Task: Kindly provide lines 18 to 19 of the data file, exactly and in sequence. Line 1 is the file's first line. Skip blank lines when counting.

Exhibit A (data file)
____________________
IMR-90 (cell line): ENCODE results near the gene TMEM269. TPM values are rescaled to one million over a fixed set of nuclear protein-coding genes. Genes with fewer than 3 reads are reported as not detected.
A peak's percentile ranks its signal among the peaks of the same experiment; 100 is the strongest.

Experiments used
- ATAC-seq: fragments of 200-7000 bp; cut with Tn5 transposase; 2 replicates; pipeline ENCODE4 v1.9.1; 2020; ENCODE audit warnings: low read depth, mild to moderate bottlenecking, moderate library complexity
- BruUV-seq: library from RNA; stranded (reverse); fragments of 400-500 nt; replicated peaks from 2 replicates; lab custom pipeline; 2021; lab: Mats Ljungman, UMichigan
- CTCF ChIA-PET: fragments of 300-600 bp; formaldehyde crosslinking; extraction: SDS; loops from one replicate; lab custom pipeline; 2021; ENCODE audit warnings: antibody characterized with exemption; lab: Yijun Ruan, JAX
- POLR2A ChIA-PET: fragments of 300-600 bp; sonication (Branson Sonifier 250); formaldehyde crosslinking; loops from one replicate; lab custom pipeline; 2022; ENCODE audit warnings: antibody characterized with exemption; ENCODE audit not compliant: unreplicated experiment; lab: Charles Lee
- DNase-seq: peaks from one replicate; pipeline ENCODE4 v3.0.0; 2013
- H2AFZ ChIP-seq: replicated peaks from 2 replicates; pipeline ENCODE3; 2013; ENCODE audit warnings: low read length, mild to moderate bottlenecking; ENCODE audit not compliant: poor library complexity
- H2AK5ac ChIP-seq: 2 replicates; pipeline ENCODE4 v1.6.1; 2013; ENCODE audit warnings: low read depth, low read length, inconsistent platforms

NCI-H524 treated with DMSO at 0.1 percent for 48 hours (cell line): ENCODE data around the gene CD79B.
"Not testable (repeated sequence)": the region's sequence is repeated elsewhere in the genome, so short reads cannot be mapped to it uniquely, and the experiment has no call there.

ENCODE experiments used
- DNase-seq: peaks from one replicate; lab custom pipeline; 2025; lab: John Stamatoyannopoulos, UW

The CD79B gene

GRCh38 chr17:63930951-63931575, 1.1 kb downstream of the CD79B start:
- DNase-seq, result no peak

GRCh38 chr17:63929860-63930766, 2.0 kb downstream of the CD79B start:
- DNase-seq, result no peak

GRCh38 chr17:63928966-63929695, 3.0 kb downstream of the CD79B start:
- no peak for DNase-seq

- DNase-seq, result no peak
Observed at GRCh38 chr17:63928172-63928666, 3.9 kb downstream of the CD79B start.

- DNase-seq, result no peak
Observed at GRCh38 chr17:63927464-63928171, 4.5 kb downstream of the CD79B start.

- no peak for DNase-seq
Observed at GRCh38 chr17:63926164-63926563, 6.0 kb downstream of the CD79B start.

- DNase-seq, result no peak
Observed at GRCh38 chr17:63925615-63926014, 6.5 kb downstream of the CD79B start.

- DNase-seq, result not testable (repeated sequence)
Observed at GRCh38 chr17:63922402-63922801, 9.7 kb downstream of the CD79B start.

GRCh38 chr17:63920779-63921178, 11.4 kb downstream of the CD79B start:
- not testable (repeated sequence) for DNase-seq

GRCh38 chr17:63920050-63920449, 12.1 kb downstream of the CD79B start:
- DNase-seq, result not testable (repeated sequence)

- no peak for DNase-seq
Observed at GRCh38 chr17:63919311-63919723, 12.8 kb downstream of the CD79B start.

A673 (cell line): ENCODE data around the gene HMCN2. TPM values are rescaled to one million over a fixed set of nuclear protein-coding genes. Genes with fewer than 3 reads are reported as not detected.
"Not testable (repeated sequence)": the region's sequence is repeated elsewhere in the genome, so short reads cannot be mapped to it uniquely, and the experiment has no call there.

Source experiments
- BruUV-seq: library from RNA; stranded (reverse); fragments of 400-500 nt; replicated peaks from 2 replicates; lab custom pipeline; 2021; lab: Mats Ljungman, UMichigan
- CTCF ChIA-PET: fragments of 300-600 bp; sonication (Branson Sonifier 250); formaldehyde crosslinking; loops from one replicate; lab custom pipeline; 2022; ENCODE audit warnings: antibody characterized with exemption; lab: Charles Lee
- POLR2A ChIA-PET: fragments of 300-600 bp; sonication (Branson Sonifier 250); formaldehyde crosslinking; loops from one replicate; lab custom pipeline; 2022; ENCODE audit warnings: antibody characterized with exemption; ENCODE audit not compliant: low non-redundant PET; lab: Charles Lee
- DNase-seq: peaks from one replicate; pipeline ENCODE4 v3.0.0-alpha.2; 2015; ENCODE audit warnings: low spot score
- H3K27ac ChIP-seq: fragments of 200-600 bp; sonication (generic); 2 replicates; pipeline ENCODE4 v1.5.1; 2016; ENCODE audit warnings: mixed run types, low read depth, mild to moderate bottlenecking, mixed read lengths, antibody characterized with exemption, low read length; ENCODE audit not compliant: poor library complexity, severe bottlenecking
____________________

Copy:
GRCh38 chr17:63929860-63930766, 2.0 kb downstream of the CD79B start:
- DNase-seq, result no peak